Man holding a copper record that he has just pressed

Hot take: Greek vinyl enthusiast Jesus Agnew holding a copper-plated record worth about $600 and made using the DMM method

Vinyl has been saved from extinction thanks to music geeks, according to new research from Warwick Business school.

New research has shown that innovations in vinyl production by music anoraks in the 1980s and 1990s, which were written off at the time as commercial failures, have kept the production of the plastic discs alive.

Rene Wiedner, Associate Professor of Organisation Theory, said it’s not just revived demand which has kept vinyl flying off the shelves, but also innovations in their production.

He said: “This is a great example of how a technology many wrote off can survive and thrive decades later.

“With vinyl’s comeback in recent years, it’s the knowledge and innovations of record aficionados, which many dismissed as a waste of time, that has kept the supply of analogue discs going. There’s more life in old tech than we might expect!”

The old style format has surged in popularity in recent years, with huge artists like Taylor Swift and Billie Eilish producing limited edition vinyl for superfans.

Devotees to the black disc around the world began experimenting and producing records when they fell out of popularity.

Some of these people have gone on to become experts, providing their own hand-made components as well as consulting work for companies that produce much of the world’s vinyl records today.

Why do music fans love collecting vinyl?

Annie Slinn, from Northampton, is part of the new generation of dedicated collectors. She explained why it’s a special form of music for her, saying: “I love vinyl because it connects me with my childhood, spent listening to music on my dad’s record player. Many of my records are of my late mums, so it’s connecting me with her too.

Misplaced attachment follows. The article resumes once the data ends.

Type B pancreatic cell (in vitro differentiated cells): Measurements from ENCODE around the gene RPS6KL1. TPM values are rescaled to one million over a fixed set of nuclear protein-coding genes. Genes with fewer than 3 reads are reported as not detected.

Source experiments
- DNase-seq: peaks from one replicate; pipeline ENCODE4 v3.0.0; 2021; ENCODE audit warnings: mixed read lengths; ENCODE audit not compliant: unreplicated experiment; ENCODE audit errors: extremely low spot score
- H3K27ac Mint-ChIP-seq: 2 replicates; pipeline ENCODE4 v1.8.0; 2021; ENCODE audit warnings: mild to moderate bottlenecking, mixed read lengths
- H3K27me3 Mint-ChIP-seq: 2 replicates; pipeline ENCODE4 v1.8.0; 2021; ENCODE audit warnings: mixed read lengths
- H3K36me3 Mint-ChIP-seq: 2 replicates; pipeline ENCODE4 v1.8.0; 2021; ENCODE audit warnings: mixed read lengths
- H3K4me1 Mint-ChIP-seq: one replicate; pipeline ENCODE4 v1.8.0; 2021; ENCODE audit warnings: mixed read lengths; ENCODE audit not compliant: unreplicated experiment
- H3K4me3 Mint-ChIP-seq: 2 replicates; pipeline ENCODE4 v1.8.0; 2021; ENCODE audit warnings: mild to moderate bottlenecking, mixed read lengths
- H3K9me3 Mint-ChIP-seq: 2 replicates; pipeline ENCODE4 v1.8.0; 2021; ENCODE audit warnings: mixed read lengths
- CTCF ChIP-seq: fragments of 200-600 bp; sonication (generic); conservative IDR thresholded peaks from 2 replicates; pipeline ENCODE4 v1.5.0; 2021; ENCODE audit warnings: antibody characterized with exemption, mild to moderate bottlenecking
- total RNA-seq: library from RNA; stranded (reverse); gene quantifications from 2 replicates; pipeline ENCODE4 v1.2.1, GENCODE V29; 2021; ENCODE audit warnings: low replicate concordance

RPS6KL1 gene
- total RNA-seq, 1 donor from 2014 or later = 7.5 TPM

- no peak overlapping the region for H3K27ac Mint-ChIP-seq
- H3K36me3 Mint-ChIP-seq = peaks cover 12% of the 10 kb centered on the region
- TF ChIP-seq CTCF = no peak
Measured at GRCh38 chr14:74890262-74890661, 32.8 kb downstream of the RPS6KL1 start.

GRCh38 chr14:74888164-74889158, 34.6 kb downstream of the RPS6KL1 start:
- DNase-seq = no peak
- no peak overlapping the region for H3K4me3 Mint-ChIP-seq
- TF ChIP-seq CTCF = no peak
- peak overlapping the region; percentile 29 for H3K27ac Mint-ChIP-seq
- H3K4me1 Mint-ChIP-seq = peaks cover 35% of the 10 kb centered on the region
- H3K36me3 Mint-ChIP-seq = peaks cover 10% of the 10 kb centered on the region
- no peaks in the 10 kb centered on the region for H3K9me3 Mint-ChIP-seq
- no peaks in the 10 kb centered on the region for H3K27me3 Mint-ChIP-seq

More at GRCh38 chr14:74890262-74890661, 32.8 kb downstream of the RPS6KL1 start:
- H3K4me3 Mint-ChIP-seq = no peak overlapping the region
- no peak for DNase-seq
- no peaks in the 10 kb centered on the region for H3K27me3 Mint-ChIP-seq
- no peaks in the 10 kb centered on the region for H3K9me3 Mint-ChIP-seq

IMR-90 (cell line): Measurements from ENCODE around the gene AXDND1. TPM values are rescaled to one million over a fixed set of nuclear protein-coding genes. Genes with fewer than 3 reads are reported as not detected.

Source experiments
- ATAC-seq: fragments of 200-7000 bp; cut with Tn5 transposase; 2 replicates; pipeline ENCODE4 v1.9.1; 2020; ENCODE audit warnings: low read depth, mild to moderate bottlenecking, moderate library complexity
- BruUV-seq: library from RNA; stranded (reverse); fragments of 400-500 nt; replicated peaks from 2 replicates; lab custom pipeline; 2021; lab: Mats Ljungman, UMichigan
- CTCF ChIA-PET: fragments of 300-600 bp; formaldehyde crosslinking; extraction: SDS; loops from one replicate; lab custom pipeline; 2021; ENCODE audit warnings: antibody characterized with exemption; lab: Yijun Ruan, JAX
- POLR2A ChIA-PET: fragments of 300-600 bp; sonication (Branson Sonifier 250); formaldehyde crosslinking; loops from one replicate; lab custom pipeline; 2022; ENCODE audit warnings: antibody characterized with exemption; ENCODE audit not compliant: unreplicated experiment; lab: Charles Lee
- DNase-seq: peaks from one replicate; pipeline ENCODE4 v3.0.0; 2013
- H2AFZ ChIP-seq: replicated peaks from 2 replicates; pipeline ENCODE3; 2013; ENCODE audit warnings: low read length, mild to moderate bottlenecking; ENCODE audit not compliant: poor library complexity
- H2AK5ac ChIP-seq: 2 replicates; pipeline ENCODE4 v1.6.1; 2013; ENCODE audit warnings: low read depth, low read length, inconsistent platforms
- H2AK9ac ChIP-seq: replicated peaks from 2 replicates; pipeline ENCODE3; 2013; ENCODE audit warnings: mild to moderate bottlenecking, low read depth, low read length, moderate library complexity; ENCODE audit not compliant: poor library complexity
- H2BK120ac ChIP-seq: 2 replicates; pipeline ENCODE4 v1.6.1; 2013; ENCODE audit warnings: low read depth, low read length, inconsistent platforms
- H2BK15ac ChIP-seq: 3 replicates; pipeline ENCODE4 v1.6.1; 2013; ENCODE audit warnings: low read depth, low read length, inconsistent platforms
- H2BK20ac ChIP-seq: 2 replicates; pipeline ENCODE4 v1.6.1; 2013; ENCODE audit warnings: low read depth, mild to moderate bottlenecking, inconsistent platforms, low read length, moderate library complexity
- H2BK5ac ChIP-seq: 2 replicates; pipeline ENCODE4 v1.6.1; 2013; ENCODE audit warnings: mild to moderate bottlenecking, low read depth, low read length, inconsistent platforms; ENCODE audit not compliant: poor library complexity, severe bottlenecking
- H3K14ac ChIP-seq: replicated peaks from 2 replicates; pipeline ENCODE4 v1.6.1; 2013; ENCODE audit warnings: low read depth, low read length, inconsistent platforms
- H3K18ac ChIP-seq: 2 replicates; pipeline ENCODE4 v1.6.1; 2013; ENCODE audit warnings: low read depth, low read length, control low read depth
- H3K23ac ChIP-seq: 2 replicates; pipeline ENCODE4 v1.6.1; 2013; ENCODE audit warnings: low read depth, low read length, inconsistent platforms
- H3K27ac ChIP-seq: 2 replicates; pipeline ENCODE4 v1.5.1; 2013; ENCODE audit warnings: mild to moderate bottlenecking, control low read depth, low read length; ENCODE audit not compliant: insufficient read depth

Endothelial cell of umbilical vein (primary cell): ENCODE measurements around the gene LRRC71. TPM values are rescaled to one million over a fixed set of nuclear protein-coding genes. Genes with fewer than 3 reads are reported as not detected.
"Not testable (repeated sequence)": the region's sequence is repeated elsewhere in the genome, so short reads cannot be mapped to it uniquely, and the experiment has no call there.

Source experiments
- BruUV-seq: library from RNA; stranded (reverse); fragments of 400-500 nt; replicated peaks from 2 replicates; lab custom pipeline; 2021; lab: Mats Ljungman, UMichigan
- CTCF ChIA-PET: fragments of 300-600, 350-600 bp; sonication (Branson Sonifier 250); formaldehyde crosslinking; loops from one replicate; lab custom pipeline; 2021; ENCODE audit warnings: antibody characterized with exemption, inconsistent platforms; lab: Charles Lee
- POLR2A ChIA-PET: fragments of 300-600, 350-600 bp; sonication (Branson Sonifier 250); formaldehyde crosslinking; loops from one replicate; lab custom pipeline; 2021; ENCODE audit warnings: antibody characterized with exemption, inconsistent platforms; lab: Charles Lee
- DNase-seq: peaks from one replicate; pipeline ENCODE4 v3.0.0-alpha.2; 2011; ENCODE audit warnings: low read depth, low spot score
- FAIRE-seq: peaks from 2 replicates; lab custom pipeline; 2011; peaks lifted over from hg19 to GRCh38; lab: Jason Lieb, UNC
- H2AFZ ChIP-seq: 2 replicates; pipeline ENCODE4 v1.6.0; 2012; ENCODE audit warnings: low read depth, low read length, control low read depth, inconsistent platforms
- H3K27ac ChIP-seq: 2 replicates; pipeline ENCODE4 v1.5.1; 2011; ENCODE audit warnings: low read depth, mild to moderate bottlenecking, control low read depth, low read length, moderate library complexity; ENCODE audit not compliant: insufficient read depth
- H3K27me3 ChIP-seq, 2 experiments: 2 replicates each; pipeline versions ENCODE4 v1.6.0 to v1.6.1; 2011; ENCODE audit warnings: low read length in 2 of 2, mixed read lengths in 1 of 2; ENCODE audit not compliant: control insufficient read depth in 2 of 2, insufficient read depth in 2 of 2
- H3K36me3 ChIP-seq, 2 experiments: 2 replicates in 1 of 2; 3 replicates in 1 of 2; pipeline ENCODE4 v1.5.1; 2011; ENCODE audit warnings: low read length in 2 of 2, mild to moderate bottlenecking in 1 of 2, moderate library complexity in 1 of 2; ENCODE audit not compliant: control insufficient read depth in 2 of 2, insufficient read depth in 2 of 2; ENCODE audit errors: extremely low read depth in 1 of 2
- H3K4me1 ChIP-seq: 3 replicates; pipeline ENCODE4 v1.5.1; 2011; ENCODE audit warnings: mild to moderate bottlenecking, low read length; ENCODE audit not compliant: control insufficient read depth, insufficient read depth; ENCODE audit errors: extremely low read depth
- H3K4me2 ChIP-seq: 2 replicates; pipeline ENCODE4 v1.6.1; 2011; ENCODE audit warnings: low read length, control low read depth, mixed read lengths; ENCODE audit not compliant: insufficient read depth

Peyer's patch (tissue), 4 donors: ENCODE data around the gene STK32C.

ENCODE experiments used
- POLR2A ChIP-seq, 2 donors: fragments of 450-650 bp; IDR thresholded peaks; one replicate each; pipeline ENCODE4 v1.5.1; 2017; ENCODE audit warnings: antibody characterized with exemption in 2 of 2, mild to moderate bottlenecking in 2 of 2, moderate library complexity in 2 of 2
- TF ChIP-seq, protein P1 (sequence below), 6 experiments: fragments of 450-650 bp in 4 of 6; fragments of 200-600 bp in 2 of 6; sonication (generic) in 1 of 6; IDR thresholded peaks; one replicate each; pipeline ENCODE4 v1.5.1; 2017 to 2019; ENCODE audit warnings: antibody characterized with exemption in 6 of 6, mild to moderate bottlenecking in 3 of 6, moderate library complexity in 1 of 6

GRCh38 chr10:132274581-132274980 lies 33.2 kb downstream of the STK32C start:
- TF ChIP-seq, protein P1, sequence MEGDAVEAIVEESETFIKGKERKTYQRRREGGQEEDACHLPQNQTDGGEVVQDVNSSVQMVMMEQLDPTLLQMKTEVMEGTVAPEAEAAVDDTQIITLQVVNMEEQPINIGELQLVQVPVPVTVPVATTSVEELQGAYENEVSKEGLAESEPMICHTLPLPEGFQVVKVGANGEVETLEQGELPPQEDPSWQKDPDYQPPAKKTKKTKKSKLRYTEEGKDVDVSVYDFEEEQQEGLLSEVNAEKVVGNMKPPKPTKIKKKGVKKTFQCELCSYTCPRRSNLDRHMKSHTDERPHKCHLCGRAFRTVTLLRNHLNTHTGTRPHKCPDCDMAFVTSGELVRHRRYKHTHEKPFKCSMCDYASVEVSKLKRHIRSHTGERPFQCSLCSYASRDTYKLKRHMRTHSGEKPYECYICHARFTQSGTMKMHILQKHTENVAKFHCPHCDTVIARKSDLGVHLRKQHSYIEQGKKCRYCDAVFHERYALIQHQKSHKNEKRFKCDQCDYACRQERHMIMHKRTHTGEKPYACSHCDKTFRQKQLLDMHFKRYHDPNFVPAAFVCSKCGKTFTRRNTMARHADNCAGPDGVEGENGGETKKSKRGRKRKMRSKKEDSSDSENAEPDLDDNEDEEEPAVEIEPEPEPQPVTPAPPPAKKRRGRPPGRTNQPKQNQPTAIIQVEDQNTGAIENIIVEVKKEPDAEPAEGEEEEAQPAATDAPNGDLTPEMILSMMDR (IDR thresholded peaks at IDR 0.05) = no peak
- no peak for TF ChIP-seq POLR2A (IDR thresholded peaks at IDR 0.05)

“I am drawn by the album artwork which you can’t appreciate half as much while streaming and have a few up on my walls as decorations too. As a David Bowie fan, many of my records are originals from the 1970s and 1980s - I love the authenticity.

“When my favourite band released their album last year, they sold multiple formats of vinyl, all different colours based on where you bought the record. I love how modern artists are getting on the trend. I also have been known to queue up early doors for vinyl on Record Store Day at my local shop in Northampton. I'm a real nerd; I just wish they were cheaper!”

Direct to metal mastering (DMM) was developed in the 1980s as sales of the old style gramophone record fell dramatically with the introduction of cassettes and CDs and was dismissed at the time as a commercial failure.

However, it is employed today at some of the largest vinyl pressing factories in the world. Moreover, ultra-limited-edition records are cut or embossed directly into plastic rather than pressed at factories, using equipment designed or modified by music nerds when vinyl seemed destined to become extinct.

The study has found that endangered crafts or technology, like vinyl, stand the best chance of survival over time if allowed to change and evolve naturally without any restrictions.

Enthusiasts like those of the 1980s and 1990s show how even without large scale industrial involvement, tech written off by many as obsolete can make a comeback for a whole new lease of life.

Further reading:

Custodianship across Generations: Preserving the Practice of Vinyl Record Manufacturing

What can jazz teach business leaders about innovation?

How David Bowie vinyl charts success backs up research


Rene Wiedner is Associate Professor of Organisation Theory and teaches Managing People in a Complex World on the Undergraduate programme plus Current Issues in Leadership on the MSc Management. He also lectures on Organisational Behaviour on the Global Online MBA and Global Online MBA (London).

Learn more about digital innovation on the four-day Executive Education course Entrepreneurship and Innovation at WBS London at The Shard.

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